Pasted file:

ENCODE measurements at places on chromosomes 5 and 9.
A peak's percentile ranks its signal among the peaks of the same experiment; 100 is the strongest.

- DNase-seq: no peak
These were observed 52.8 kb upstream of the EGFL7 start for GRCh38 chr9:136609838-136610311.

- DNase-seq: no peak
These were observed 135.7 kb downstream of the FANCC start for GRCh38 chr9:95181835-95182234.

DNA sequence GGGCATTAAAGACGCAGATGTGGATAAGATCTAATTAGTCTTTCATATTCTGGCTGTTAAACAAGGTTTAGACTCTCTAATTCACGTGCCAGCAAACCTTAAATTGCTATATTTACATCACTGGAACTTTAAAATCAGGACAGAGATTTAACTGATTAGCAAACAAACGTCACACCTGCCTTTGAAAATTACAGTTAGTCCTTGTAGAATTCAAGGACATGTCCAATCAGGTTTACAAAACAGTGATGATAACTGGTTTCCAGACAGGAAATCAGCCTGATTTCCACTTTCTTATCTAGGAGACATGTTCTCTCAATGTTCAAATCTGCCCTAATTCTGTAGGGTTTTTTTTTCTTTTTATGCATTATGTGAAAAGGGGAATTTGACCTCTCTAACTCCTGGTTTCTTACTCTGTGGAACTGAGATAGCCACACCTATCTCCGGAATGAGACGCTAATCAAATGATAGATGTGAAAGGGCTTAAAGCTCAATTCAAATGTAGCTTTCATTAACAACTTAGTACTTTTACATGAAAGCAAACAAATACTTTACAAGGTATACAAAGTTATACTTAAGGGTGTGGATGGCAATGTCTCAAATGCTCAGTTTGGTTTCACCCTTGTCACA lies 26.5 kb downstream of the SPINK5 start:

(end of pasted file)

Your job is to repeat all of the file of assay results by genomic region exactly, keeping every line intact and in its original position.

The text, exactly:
ENCODE measurements at places on chromosomes 5 and 9.
A peak's percentile ranks its signal among the peaks of the same experiment; 100 is the strongest.

- DNase-seq: no peak
These were observed 52.8 kb upstream of the EGFL7 start for GRCh38 chr9:136609838-136610311.

- DNase-seq: no peak
These were observed 135.7 kb downstream of the FANCC start for GRCh38 chr9:95181835-95182234.

DNA sequence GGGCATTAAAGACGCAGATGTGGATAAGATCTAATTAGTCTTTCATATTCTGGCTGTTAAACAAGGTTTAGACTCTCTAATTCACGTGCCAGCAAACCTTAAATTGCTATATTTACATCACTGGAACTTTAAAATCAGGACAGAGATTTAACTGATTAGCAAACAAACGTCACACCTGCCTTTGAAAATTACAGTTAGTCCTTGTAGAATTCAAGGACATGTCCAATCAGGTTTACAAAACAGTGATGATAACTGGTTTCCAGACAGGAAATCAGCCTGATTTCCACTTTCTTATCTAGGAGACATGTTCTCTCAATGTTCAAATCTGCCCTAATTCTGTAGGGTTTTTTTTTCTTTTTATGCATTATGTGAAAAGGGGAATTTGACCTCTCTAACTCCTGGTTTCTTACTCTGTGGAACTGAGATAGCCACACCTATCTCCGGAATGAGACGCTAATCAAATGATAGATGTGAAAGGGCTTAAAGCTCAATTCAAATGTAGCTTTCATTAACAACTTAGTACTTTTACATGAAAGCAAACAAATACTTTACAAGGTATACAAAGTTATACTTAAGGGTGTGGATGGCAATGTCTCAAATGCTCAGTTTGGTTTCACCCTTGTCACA lies 26.5 kb downstream of the SPINK5 start: